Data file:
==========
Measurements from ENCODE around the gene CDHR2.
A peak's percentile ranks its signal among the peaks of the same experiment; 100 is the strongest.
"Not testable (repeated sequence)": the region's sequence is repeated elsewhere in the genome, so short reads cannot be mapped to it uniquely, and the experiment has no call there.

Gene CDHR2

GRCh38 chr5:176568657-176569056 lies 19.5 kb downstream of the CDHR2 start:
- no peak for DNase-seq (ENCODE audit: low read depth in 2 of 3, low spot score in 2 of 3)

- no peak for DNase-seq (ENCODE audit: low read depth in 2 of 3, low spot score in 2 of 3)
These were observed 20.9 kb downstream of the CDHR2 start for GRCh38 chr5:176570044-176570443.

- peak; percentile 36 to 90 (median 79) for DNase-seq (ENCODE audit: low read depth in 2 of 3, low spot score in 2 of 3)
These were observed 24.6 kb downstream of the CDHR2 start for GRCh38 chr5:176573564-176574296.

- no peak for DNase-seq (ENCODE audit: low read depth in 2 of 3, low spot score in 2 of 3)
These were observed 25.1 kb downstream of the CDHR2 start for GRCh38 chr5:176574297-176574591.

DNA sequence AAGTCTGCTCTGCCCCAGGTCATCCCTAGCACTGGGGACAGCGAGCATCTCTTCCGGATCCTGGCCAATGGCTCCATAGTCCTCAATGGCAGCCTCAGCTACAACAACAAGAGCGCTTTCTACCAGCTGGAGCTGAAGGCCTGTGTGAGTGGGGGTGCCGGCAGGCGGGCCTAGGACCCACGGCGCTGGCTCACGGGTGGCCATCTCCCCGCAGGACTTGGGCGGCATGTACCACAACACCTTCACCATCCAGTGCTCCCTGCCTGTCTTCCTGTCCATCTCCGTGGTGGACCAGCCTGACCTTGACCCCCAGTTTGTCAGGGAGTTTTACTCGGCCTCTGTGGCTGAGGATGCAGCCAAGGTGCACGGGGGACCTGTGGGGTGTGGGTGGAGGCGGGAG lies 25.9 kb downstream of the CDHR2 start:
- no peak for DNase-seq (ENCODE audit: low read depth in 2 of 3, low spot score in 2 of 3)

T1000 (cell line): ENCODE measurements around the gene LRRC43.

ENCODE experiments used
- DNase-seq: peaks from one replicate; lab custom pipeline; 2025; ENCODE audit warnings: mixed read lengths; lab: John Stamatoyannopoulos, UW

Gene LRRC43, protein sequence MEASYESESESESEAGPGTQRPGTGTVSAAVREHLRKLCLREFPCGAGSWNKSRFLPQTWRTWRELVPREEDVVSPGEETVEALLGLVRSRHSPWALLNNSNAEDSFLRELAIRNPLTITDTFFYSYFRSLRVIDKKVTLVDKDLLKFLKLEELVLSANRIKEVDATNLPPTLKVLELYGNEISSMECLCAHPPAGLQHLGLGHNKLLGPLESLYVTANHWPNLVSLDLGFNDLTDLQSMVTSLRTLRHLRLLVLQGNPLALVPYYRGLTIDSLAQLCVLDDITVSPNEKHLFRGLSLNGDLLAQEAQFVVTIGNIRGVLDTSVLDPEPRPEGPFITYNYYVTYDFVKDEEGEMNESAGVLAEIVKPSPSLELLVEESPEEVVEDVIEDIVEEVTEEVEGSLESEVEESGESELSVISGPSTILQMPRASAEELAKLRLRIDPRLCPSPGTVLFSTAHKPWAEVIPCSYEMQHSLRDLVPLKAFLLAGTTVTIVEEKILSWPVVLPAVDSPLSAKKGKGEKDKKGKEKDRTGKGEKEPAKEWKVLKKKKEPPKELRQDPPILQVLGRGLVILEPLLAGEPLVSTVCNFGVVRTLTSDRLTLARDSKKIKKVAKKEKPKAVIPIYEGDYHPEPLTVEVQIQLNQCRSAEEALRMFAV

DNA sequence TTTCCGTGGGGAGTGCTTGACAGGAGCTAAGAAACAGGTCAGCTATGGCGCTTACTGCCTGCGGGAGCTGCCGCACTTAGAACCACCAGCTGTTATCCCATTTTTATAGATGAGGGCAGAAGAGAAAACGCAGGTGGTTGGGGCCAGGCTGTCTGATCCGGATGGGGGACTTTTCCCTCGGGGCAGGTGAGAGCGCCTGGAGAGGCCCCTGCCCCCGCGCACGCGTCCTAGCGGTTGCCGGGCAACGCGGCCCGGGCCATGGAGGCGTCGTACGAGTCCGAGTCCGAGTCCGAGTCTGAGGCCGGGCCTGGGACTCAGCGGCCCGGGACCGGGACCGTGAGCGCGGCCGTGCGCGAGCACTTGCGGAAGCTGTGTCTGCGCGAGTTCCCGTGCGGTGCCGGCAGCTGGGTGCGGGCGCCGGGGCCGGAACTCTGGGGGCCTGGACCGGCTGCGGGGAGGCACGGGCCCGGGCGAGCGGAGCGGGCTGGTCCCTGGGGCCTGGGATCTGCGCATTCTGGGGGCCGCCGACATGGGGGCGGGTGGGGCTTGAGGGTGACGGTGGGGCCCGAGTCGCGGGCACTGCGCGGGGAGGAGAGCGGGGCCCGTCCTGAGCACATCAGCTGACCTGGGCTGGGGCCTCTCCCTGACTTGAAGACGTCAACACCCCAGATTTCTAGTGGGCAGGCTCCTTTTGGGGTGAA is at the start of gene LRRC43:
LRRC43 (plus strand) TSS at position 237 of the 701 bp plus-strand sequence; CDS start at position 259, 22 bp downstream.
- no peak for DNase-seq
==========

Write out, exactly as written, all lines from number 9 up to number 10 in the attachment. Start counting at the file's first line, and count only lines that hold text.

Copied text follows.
- peak; percentile 36 to 90 (median 79) for DNase-seq (ENCODE audit: low read depth in 2 of 3, low spot score in 2 of 3)
These were observed 24.6 kb downstream of the CDHR2 start for GRCh38 chr5:176573564-176574296.